LOS ANGELES — Temperatures soared into the 90s from Los Angeles to San Diego and up the Central Coast on Wednesday, while much of the rest of the state basked in unseasonably balmy weather.
The blazing sun beat down on skaters in shorts and T-shirts on an outdoor ice rink in downtown Los Angeles’ Pershing Square as the heat wave made Thanksgiving look more like summer than late fall.
“I didn’t know it’s going to be this hot. We knew it was a warm week but 90 surprised me,” said Christina Holmes, 48, of South Pasadena, who came to the rink with her husband and two sons.
As she laced up her skates, the Chicago native said ice skating and such warm weather was a bit surreal.
“It’s very LA,” she said. “You wouldn’t even think there’d be an ice rink in downtown Los Angeles.”
The heat set in Tuesday, breaking or tying records ranging from 91 at Bob Hope Airport in Burbank to 81 at Santa Cruz on the north end of Monterey Bay.
The mercury began rising again Wednesday morning and by afternoon temperatures were well above normal seasonal averages.
The National Weather Service said the heat was spawned by upper-level high pressure off the coast of northern Baja California with a ridge extending into southwestern California.
Warmth extended out to the beaches as offshore flow pushed the normal cooling influence of the Pacific Ocean away from the coast.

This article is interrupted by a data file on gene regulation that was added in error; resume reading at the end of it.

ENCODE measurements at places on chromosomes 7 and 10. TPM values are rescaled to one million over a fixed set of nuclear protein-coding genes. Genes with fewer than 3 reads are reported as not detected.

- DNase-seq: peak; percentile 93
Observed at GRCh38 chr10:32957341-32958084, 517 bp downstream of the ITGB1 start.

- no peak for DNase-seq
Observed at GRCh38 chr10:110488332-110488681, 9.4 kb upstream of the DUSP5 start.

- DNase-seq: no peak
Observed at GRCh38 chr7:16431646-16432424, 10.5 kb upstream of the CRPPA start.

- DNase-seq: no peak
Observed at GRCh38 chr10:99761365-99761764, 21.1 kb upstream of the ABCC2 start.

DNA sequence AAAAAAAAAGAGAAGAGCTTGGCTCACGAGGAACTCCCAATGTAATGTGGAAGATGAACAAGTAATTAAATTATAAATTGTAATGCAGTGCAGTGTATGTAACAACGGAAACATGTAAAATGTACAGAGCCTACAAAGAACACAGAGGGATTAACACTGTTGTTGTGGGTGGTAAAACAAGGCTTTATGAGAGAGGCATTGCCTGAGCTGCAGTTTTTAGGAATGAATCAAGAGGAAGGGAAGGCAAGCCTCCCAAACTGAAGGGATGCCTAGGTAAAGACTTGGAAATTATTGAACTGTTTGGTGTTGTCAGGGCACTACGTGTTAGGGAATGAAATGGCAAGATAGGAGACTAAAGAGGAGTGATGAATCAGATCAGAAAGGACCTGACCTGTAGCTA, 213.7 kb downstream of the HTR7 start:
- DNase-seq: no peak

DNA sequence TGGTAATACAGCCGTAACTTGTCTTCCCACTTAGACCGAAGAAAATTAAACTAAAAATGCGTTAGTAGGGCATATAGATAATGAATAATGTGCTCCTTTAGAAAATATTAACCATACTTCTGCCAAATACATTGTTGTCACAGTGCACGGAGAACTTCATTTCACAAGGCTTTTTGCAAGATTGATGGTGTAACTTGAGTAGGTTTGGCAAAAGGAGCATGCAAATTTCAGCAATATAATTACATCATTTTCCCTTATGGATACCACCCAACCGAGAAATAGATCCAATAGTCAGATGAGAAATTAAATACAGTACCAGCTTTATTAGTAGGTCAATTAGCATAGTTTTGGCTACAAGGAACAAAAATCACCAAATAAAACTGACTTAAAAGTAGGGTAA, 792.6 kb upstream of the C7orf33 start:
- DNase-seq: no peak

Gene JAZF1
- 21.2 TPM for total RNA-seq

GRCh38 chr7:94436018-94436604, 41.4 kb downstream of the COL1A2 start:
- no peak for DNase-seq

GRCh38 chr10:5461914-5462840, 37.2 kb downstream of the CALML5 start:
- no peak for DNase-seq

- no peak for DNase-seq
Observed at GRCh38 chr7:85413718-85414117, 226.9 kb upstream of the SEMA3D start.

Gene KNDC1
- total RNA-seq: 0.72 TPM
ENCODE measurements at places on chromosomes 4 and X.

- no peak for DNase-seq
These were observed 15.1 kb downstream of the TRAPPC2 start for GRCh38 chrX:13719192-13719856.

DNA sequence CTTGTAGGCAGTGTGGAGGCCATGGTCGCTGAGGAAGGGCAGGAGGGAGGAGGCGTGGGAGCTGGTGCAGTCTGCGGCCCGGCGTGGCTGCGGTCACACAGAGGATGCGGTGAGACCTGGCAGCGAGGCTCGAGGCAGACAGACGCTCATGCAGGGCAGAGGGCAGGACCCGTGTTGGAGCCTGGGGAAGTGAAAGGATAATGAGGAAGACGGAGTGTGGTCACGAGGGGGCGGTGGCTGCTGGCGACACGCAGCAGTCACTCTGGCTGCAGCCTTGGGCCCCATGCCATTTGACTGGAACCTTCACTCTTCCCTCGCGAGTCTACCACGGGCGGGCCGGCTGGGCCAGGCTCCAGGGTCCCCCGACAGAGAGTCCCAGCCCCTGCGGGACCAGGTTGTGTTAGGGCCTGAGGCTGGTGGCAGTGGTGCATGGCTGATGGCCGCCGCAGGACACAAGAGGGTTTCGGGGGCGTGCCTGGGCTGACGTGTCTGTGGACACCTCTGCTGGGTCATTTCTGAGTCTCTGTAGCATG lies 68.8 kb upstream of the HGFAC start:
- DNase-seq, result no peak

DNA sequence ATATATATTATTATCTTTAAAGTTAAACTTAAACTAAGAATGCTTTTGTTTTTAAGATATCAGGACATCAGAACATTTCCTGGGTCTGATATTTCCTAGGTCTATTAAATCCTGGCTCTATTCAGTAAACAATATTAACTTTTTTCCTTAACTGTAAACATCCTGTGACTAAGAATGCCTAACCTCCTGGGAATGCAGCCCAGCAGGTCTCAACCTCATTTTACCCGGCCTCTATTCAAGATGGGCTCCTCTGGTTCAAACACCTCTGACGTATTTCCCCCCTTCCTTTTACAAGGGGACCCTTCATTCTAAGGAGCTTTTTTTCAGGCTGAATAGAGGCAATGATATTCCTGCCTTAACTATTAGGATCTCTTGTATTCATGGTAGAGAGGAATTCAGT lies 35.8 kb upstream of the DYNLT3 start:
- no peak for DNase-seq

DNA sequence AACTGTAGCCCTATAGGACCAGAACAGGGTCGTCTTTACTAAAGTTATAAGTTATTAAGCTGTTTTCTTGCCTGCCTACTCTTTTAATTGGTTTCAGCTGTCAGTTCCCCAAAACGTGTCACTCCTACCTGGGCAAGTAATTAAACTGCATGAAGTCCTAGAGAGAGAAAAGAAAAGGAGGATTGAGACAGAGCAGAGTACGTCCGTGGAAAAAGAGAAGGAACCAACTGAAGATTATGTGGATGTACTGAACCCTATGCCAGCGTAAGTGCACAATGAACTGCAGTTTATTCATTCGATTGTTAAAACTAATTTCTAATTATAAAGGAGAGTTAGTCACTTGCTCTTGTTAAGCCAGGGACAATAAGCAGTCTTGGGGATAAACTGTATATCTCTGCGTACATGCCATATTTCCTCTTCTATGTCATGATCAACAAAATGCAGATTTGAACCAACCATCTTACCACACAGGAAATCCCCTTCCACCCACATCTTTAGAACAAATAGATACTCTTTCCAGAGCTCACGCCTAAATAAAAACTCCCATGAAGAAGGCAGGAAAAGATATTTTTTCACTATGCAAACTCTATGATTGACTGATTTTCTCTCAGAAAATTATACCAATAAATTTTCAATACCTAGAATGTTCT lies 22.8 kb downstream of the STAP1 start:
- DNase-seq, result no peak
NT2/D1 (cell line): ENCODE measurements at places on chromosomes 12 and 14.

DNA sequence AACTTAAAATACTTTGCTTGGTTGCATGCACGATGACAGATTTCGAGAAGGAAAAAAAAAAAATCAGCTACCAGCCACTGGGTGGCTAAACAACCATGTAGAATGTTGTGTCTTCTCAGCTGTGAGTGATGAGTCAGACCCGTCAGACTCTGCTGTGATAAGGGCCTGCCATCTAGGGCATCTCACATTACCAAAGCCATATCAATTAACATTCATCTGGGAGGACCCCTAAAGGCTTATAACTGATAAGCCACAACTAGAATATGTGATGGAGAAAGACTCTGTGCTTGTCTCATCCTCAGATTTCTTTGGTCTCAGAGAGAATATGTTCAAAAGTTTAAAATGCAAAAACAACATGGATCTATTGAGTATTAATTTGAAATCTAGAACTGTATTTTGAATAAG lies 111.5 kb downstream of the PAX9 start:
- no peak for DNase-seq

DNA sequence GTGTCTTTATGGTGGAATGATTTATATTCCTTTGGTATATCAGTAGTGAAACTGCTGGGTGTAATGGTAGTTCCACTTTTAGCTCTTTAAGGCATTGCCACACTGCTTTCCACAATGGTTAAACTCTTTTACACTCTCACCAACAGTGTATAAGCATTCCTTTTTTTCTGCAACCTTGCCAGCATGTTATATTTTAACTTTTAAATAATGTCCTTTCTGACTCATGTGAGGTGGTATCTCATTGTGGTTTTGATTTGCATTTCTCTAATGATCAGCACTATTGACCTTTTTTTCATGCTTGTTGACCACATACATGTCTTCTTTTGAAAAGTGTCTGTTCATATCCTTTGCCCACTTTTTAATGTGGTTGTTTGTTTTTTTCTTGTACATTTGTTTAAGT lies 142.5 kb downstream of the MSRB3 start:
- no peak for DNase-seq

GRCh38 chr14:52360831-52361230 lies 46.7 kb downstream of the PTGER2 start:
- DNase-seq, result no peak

A high of 99 degrees was recorded at the airport in Camarillo, about 50 miles (80 kilometers) west of downtown Los Angeles, shattering the date’s previous record of 90 set in 2015 and topping the location’s all-time November record of 98 set in 2007, the NWS said.
Downtown Los Angeles hit a record 93 degrees — 22 degrees above normal — and topping the date’s old record of 89 in 1950.
Forecasters said the high pressure ridge was expected to weaken slightly Thursday but another rapid warm-up was expected in Southern California.
The highest temperature ever recorded on Thanksgiving in downtown Los Angeles was 90 degrees on Nov. 26, 1903.
“That record is in jeopardy,” the weather service said.
The San Francisco/Monterey weather office said conditions were also warm for this time of year across its region, especially south of San Francisco Bay, with many highs in the 80s and 70s.
“Definitely doesn’t feel like the 22nd of November!” the office tweeted.
Thanksgiving was likely to bring a chance of rain in the North Bay while elsewhere would remain dry, the NWS said.